That Seventies Blog

by admin on November 3, 2011

One of my stranger quirks is that I have kept a diary for most of my life. My parents gave me my very first diary on Christmas in 1963, when I was five years old, but I didn’t stick with it for very long. They tried again, giving me a five-year diary when I was eight years old, on Christmas of 1966, and this time I got hooked.

At first my entries were extremely short and telegraphic. (8/28/1968: “Ham for dinner. The house was priced at $39,750.”) Gradually they got longer, especially when I graduated to a one-year diary in 1972 that had more room in it. Throughout high school and college, I wrote every day.

In graduate school, two things happened. First was that I went to grad school and didn’t have as much time. Second was that I got married, and my first wife hated my diary. She called it a “curriculum vitae.” So I reluctantly gave it up at the end of 1981.

I got divorced in 1983, but didn’t have the heart to start my diary again. I still believed my ex-wife’s admonitions that it was better to live your life than spend time writing about it. Plus, I hated looking back at the old diary and seeing all the ways I had deceived myself about my relationship with her. I think that being deceived by yourself is worse than being deceived by another person. What do you think?

But in 1989 I got married to Kay, and when she found out about my old diaries she encouraged me to start writing a diary again. Unlike my ex-wife, she wanted me to be myself. So in January 1991 I started writing again, and I have kept the diary going ever since. The computer has made it much easier, of course. There are no space constraints; I can write as much as I want to. And if I don’t want to write an entry today, there won’t be any blank pages looking at me accusingly in the future. I probably average a little more than one entry a week, instead of religiously writing one entry a day as I did in the old days.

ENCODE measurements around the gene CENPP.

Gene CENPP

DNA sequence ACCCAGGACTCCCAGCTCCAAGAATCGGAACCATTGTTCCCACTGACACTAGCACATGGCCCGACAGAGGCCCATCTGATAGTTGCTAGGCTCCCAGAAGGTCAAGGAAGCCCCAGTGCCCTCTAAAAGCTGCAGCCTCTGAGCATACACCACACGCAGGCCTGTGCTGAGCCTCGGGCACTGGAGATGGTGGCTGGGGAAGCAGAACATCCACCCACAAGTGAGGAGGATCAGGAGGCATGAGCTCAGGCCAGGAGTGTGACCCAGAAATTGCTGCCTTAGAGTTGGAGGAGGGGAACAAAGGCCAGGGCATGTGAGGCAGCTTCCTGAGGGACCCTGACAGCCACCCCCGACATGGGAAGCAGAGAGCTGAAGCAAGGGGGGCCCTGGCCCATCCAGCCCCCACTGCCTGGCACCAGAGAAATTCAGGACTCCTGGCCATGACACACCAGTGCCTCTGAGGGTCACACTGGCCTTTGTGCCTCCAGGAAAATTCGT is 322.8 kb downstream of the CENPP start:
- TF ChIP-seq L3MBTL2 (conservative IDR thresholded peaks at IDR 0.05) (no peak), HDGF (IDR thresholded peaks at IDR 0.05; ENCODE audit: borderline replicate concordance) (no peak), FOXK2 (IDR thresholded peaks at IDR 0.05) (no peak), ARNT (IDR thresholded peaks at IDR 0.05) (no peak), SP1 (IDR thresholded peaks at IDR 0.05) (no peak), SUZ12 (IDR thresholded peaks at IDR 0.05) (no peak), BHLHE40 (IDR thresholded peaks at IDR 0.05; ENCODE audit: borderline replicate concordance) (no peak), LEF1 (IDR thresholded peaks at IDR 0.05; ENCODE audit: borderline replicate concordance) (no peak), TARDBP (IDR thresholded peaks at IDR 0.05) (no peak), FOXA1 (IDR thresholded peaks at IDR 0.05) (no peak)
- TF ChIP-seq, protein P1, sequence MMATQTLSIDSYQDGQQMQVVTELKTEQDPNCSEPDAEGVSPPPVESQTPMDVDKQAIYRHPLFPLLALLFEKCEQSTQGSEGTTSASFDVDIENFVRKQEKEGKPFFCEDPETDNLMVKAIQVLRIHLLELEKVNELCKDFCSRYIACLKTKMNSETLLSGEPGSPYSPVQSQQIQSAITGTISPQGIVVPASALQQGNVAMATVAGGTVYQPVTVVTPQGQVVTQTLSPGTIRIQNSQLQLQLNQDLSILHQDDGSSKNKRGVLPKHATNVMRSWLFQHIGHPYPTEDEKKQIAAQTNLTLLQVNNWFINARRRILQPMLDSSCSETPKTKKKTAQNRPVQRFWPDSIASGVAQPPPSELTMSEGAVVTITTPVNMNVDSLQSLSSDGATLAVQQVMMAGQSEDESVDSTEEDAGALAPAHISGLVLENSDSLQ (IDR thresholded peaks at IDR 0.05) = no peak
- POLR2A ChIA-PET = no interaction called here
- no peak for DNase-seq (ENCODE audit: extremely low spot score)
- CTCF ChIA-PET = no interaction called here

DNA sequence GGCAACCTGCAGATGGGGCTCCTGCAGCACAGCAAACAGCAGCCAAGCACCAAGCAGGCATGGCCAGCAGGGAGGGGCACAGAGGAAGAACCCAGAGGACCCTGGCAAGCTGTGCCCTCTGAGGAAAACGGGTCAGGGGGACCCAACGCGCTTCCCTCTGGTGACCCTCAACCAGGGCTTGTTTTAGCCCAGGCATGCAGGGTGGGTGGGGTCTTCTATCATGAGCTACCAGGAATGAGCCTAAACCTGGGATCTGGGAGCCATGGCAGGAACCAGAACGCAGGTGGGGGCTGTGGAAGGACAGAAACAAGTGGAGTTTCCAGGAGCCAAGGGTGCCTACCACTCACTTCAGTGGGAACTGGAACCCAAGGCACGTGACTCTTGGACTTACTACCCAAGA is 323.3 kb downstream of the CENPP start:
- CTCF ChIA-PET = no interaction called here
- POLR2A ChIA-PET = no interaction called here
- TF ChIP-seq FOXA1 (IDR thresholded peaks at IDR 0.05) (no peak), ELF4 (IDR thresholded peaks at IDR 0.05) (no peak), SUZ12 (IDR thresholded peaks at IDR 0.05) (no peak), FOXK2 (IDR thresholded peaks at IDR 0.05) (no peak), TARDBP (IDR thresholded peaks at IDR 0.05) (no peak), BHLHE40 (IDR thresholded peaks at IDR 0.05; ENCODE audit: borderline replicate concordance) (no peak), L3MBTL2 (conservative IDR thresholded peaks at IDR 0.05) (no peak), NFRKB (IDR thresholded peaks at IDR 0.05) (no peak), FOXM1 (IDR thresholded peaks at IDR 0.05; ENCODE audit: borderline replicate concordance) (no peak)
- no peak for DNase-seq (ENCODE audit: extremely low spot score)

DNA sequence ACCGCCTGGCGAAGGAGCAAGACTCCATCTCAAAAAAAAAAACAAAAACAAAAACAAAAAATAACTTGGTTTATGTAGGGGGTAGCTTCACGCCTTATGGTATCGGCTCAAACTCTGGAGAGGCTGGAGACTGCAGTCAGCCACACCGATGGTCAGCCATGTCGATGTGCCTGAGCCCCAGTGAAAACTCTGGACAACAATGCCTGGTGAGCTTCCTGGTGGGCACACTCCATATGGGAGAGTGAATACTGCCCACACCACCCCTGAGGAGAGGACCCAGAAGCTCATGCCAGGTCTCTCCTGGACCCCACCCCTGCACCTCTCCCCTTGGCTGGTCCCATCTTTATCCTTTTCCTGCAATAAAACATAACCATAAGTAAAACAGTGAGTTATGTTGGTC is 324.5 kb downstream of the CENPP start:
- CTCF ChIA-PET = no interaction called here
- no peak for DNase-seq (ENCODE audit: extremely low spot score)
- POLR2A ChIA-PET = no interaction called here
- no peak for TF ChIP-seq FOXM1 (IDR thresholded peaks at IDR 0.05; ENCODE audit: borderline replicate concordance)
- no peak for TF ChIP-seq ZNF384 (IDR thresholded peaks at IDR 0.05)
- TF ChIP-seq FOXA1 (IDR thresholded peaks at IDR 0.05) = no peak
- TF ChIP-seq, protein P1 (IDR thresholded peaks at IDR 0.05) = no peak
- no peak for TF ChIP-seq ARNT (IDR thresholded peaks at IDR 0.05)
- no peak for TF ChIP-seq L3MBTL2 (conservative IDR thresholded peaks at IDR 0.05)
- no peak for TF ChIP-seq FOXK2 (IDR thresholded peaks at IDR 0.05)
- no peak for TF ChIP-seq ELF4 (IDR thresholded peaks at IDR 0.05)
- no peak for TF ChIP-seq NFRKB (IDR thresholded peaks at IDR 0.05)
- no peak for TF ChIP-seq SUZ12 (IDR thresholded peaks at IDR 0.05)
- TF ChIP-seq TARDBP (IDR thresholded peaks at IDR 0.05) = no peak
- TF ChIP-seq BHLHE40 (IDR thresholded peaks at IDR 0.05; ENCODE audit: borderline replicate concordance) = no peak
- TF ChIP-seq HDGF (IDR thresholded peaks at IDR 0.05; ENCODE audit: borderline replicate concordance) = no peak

When blogs started getting popular, I toyed with the idea of starting a blog where I would literally post each diary entry 40 years after I wrote it. I’d call it “40 Years After” or “That Seventies Blog” or something like that. However, I always came to the conclusion that I couldn’t do it. There’s too much uninteresting stuff in my old diaries. The signal-to-noise ratio is like 0.01%. Also, and this is really key, when I read my old diary entries I do not like the person I was in high school and college. I was arrogant and conceited and clueless, all at the same time, an absolutely horrible combination. I just don’t want to share that with the world.

But just for fun, here is one entry from “That Seventies Blog.” Today’s entry, from 40 years ago.

November 3, 1971:  I BEAT DADDY IN CHESS FOR THE THIRD STRAIGHT TIME! It came with a pinned [underscored three times] queen and a knight. The councilman for our district will be Stephen R. West, who won by 22 votes.

First, let me say that I did not know anything about Stephen R. West and did not follow his subsequent political career. At that age I was fascinated by numbers and contests of all kinds, and elections were just another kind of contest. (The previous day I wrote, “Mayor Lugar is clobbering challenger John F. Neff in the mayoral race.” Richard Lugar, as some readers may know, is now a senator for Indiana and has been senator for the last 34 years. But before that he was mayor of Indianapolis.)